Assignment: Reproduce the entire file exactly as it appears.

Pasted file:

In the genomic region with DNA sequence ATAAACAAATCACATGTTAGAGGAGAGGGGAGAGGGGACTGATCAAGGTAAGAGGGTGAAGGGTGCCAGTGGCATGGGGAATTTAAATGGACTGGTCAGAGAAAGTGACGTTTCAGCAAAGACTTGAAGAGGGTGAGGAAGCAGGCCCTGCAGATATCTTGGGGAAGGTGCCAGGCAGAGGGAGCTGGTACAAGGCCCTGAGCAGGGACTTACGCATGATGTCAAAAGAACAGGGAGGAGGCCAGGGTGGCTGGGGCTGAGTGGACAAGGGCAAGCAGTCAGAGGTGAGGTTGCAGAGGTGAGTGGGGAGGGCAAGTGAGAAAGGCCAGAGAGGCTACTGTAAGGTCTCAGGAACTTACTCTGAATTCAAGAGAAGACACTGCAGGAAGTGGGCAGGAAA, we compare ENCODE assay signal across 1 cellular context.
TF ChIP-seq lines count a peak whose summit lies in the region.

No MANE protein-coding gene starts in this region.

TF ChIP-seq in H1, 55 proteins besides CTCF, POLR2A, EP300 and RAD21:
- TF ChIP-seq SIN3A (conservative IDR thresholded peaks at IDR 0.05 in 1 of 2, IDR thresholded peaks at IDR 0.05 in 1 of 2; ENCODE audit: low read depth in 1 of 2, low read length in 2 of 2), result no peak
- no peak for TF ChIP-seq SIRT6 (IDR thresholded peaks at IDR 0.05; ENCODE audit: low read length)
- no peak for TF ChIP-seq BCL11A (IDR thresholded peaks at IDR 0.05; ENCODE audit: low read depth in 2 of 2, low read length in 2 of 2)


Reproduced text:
In the genomic region with DNA sequence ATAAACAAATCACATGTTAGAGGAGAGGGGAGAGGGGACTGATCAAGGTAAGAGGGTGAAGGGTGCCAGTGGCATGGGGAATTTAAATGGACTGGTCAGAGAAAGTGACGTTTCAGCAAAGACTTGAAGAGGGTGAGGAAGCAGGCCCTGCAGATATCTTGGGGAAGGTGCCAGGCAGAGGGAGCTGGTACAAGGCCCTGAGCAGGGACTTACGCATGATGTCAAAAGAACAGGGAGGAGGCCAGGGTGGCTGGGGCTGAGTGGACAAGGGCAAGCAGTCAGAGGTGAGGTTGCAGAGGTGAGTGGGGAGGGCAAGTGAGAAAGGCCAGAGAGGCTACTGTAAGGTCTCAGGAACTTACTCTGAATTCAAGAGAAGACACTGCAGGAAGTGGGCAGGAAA, we compare ENCODE assay signal across 1 cellular context.
TF ChIP-seq lines count a peak whose summit lies in the region.

No MANE protein-coding gene starts in this region.

TF ChIP-seq in H1, 55 proteins besides CTCF, POLR2A, EP300 and RAD21:
- TF ChIP-seq SIN3A (conservative IDR thresholded peaks at IDR 0.05 in 1 of 2, IDR thresholded peaks at IDR 0.05 in 1 of 2; ENCODE audit: low read depth in 1 of 2, low read length in 2 of 2), result no peak
- no peak for TF ChIP-seq SIRT6 (IDR thresholded peaks at IDR 0.05; ENCODE audit: low read length)
- no peak for TF ChIP-seq BCL11A (IDR thresholded peaks at IDR 0.05; ENCODE audit: low read depth in 2 of 2, low read length in 2 of 2)